Hey you. Yes, you. Person reading this blog post. You like reading-- you’re on a literary blog after all, so I think this is a fair assumption. So here is my question: when is the last time that you read a book that you chose to read? When was the last time you read because you enjoy reading, and not because you were assigned to read something for class?
I used to spend the majority of my free time reading. Even in high school, I was often found with my nose in a book. I’d read in between classes, before I went to bed, and sometimes (sorry Mom) at dinner. Reading was my primary hobby.
And then, as I’m sure many of you can relate to, I came to college and my course load increased exponentially. It’s the most grating irony of pursuing an English major: you chose the major because you enjoy reading, but then you have to do so much reading for class that you don’t enjoy reading anymore.
You always think that you’ll find time, right? You think that one weekend, maybe, you won’t have a paper deadline or a midterm to study for, and then, maybe, you’ll fall back into reading. You’ll pick up one of the novels you packed to bring to school that’s been gathering dust on your desk and you’ll read the whole thing through right then and there. But that magical weekend never comes and you’re left disappointed.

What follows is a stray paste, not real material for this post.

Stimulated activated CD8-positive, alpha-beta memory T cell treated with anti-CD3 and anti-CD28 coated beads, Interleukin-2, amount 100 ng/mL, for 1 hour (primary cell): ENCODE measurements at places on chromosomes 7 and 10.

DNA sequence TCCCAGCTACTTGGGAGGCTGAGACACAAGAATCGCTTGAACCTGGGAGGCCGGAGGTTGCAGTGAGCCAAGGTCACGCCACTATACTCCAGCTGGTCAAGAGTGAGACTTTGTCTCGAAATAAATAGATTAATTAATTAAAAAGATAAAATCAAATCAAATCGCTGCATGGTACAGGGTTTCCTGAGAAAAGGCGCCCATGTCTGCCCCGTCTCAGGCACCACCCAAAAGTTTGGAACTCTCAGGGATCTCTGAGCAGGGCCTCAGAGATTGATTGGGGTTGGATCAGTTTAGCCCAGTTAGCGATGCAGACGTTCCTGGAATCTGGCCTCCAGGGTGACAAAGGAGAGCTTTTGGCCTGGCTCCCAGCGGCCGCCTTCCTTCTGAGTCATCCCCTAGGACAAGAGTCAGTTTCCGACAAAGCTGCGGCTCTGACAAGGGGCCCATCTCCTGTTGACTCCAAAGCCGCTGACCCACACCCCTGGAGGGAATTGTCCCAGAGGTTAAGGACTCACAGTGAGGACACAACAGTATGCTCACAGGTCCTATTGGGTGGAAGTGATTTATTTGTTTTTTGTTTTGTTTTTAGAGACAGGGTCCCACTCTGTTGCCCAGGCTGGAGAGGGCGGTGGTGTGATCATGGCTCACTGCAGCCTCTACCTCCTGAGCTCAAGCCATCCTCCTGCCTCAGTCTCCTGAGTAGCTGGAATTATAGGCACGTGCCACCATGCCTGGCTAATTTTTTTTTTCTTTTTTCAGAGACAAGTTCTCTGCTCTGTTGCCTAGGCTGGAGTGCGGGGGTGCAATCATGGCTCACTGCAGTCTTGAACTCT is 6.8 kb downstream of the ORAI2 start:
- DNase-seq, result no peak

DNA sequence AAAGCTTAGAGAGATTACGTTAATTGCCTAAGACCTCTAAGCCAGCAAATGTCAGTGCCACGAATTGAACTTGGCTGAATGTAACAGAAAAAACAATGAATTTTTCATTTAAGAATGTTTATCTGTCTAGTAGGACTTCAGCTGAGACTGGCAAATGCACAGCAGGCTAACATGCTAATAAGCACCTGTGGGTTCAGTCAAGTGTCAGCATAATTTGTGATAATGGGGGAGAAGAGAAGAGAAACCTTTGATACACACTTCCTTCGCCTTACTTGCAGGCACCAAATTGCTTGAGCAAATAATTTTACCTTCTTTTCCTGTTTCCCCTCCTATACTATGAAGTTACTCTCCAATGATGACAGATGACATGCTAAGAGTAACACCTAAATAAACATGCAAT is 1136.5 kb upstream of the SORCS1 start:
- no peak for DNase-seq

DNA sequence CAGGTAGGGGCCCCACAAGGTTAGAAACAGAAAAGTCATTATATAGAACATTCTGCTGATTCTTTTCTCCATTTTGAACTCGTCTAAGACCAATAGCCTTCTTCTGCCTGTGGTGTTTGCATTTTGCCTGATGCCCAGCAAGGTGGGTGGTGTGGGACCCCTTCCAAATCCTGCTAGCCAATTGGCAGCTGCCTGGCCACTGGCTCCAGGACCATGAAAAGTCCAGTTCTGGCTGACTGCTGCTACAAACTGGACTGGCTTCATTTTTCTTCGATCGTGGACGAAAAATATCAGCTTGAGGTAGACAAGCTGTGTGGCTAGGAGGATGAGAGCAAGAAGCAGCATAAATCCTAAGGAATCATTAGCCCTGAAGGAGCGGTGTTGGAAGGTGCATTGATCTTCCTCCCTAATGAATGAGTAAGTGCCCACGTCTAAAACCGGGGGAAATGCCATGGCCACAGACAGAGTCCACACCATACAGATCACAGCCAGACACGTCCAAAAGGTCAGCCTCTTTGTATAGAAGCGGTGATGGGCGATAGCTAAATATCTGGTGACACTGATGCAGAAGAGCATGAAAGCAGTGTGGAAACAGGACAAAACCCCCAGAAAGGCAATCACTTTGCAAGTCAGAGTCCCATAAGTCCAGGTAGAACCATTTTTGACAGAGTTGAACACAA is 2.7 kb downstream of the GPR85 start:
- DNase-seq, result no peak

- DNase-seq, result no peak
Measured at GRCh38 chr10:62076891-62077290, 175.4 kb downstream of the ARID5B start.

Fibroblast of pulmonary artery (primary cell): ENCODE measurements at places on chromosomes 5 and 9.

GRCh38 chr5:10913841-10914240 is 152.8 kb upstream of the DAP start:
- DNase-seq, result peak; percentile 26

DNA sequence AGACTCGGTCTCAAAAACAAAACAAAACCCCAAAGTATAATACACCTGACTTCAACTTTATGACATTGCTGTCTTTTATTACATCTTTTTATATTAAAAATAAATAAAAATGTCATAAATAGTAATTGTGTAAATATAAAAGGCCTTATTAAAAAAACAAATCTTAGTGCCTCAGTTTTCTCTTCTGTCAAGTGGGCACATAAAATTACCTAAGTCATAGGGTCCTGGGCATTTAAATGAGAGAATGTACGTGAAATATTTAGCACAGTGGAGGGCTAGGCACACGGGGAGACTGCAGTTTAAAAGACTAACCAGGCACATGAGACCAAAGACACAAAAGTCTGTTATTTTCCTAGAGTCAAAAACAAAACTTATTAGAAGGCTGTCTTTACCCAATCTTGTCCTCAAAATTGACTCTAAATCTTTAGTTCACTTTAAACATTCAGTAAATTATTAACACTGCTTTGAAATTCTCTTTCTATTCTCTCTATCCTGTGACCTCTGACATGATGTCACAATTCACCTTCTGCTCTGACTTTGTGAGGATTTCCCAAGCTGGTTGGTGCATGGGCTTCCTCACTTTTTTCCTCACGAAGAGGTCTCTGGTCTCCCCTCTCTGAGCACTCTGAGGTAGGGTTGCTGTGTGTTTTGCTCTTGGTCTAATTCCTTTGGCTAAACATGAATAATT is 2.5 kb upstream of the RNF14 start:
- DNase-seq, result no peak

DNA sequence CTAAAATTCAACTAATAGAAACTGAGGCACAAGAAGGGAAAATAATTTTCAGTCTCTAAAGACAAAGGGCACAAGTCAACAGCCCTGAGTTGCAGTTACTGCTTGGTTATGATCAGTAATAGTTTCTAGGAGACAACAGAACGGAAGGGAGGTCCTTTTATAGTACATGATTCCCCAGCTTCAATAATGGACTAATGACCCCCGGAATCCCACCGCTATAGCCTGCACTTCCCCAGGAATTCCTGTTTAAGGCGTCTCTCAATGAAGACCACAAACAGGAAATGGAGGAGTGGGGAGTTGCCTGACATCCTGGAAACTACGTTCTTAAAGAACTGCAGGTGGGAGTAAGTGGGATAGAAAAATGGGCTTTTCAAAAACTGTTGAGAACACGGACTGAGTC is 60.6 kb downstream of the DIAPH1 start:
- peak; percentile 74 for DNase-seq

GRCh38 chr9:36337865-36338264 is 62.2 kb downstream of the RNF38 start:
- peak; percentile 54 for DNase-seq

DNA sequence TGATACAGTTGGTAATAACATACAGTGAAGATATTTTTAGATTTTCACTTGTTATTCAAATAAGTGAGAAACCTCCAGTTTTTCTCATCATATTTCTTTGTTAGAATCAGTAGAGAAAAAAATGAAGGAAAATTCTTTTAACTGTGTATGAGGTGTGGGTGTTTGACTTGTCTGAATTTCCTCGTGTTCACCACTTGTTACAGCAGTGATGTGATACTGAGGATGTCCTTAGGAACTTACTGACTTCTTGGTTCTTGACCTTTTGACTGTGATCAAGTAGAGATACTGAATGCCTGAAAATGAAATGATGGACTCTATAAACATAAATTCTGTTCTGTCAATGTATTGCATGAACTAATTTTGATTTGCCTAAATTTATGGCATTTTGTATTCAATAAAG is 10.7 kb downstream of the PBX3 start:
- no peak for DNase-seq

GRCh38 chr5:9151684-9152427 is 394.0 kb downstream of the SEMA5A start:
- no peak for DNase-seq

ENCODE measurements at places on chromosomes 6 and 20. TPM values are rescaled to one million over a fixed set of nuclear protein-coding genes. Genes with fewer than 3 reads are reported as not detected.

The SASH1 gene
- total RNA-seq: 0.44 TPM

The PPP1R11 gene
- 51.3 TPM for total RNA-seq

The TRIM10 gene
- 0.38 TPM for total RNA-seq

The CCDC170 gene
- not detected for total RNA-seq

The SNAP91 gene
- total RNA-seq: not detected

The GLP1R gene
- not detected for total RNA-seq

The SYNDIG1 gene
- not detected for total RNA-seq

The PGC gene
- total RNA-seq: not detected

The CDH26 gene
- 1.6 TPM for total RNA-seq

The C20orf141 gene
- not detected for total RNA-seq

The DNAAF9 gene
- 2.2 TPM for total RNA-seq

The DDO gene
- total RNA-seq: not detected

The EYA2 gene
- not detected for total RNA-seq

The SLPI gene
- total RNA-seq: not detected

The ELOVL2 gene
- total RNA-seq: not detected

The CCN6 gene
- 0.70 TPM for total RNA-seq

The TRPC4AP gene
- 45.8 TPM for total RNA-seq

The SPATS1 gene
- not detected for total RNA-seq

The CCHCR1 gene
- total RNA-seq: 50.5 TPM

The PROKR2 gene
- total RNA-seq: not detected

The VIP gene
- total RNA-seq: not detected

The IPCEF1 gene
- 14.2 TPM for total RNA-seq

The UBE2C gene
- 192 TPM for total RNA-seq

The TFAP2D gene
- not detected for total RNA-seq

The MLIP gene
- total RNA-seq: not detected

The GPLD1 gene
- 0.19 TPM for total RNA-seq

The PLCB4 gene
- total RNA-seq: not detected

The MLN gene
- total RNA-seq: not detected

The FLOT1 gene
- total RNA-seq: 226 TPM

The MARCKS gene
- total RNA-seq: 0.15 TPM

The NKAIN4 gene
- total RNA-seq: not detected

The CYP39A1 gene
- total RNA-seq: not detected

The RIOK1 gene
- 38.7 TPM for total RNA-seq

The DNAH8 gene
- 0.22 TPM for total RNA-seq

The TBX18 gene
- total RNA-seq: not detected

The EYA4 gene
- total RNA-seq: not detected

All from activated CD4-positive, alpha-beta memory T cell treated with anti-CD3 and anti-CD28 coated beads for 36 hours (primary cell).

This summer I started carrying a novel in my backpack again. I set a challenge for myself, to start, just for a week: any time I wanted to reach for my phone to waste time, I’d reach for the book instead. Suddenly, I realized there were tons of moments in my day that I could read a page or two. I could squeeze a chapter in if I was 10 minutes early for work. I would read on the train on my way home. I looked forward to reading, and suddenly my “To Read” pile was shrinking in a way it hadn’t for years.
That’s not to say there isn’t good fiction to be found online-- there absolutely is! But I found that when I opened my phone, that wasn’t often where my fingers were taking me. I’d wind up mindlessly reading whatever articles happened to be on my Facebook feed and (for the most part) being sorely disappointed with their contents. I guess that’s what happens when you let an algorithm make your reading list. Choosing what I was going to read, getting to select the things that I enjoyed, that was the real difference for me. Reading stopped being work and started being an escape again.
So, if you miss reading, this is the advice I would give to you: read in the moments between. Carry a book around or bookmark your favorite poetry site. You may not have an hour to read, but you do have a minute.
Written by Megan G.
April is the cruelest month, breeding/ Lilacs out of the dead land, mixing/ Memory and desire, stirring/ Dull roots with spring rain.
-T. S. Eliot
R2: The Rice Review
Rice University's undergraduate literary magazine. Here you can find event updates, monthly writing contest winners, and opinions by the R2 staff on what's new, interesting, or subject to discussion in the literary and arts world.